Your commitment to Let's Play Music doesn't end when we sing, "Let's Say Goodbye."  We value your time at home and want YOU to have a healthy balance with other activities, too.  Weekly homework and practicing assignments are thoughtfully planned to help your child retain material and master new skills without becoming overwhelming.

Our commitment to making music practice fun and making music part of daily living is a strategy for helping your family enjoy music while getting the most from your time spent at learning.

During the first year, it's a smart investment of your time to do something each day touching upon music class lesson, so that students don't regress in what they learned at class.  Perhaps you'll chose to do the homework, play a game from class, listen to the CD, or perform a puppet show together.  Practice is informal; the goal is to infuse music into your daily family routine.  These small, happy, moments are time efficient and fun!

At the beginning of the second year, time at the piano takes only 2-5 minutes, and eventually builds to 15-20 minutes per day.  We've found that it's just not worth your time to ask a very beginner to sit at the piano for any longer: you don't achieve more by forcing it.  Once his finger dexterity has caught up to his mental ability and ear-training practice, he'll be more interested in working longer.  Instead, an effective use of home time continues to be puppet shows and playing games from class, including our Alphabet Pieces games.

During third year, a smart time investment continues to be for you to sit with your child during the first few practices each week to make sure he understands the tricky bits.  Practice time grows longer and more intense, so starting on a good note on Monday means you've paid your dues and can listen from the distant kitchen on Friday.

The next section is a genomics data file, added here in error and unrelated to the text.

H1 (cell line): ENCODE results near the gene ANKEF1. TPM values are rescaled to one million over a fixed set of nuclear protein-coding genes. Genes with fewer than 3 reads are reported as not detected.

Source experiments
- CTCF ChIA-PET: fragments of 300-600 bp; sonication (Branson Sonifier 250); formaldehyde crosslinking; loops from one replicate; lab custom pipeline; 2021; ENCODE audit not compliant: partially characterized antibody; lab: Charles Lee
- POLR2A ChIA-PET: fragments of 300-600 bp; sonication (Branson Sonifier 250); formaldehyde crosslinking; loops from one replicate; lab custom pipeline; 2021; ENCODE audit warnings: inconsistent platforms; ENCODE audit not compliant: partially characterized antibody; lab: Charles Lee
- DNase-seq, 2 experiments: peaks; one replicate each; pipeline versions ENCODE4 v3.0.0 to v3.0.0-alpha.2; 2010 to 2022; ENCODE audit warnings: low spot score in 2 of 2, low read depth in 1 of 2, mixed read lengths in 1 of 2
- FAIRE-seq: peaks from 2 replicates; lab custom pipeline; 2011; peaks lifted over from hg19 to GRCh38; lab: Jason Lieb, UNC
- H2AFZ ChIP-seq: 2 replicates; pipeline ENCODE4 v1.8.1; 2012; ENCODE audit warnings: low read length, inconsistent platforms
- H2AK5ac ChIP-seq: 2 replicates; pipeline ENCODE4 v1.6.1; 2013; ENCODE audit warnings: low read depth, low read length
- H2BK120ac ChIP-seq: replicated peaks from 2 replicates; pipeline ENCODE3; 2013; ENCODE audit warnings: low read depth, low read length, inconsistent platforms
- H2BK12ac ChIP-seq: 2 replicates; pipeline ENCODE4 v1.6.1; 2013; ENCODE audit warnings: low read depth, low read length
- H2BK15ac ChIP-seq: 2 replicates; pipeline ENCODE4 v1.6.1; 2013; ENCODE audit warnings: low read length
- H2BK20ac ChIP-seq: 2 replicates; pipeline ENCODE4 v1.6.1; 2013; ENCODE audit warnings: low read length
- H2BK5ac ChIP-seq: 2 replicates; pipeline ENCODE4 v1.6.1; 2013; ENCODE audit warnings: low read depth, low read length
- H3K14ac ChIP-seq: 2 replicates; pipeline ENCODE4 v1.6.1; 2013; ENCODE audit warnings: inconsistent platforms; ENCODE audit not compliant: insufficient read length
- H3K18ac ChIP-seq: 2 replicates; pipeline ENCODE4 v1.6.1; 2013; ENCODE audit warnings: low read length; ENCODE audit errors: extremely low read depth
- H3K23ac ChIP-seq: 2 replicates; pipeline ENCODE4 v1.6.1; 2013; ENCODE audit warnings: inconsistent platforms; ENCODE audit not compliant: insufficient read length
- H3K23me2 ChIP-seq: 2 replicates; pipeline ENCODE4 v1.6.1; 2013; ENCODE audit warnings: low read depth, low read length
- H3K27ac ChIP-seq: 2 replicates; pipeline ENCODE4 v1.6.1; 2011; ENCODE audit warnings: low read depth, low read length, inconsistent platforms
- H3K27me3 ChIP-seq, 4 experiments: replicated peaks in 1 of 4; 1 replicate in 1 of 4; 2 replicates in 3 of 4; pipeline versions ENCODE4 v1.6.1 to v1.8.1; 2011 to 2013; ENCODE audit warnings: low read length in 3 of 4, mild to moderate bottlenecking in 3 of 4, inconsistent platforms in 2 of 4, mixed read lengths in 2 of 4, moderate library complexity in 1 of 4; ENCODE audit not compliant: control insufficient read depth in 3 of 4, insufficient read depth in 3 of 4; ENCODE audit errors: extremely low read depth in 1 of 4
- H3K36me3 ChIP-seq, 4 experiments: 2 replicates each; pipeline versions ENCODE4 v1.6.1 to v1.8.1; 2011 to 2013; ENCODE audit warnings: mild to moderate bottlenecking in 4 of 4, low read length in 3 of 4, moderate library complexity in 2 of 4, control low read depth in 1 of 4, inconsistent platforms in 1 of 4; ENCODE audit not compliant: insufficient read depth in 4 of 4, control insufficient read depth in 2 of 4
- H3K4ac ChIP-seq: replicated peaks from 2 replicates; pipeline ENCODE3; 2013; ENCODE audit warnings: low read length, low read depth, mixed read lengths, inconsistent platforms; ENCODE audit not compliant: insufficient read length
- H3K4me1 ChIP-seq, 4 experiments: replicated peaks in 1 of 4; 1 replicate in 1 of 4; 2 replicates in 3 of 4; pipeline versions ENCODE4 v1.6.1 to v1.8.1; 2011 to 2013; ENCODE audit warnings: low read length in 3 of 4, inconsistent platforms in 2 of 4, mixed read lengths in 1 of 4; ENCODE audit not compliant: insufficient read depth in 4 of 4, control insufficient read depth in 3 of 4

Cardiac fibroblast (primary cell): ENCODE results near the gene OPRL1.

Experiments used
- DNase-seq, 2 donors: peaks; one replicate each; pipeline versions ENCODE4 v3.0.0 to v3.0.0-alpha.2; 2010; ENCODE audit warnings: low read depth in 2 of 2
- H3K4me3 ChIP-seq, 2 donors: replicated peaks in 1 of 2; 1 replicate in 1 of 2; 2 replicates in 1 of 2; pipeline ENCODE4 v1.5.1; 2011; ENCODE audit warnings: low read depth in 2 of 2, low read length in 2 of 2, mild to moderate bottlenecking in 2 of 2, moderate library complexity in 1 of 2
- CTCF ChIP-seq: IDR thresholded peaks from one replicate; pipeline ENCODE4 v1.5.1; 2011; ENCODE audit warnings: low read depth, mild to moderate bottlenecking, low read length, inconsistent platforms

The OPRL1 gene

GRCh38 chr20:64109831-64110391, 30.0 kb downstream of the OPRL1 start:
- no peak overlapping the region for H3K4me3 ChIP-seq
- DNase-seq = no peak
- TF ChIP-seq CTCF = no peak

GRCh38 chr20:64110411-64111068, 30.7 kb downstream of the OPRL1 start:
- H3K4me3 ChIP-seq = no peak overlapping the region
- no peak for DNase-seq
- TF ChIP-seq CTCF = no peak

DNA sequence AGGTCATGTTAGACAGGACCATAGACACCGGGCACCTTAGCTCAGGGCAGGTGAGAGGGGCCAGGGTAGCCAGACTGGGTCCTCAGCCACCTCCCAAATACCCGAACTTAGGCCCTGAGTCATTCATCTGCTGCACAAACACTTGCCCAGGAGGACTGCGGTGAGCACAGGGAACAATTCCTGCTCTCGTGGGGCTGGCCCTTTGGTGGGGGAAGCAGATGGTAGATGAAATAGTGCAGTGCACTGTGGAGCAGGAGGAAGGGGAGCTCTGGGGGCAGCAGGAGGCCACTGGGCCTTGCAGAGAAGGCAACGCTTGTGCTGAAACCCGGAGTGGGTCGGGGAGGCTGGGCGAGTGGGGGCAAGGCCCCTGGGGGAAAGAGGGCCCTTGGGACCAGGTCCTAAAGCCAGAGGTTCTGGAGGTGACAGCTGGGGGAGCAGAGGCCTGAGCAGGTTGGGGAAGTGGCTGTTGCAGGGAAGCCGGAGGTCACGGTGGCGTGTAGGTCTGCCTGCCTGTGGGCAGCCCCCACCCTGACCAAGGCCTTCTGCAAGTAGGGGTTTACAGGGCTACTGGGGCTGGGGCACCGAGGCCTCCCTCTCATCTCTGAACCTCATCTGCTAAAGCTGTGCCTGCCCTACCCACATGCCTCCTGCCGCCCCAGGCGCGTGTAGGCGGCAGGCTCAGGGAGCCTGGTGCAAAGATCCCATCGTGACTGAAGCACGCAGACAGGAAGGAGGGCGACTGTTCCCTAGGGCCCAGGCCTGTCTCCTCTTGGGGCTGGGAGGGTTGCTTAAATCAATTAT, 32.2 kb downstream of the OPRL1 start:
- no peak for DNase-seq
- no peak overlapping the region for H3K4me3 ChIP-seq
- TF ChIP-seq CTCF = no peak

Time Of Our Lives
Many parents ask, "Is it worth my time and effort to learn everything my child is learning?" By the end of second year, and definitely in third year, that will probably require some practice time of your own at the piano. 

I tell my clients, "Congratulations! You've won a wonderful scholarship! Even though you are only paying for lessons for your child, we have granted you a scholarship to have music lessons for FREE!"  It's a wonderful gift, so be sure to think carefully before turning it down.  You have already invested the time in attending class with your child, and you already sit with her for at least a few of her practices each week.  Your teacher sends emails that explain the theory and logic behind exercises (which are not often shared with the students up front) and she's available to explain it again if you need extra help.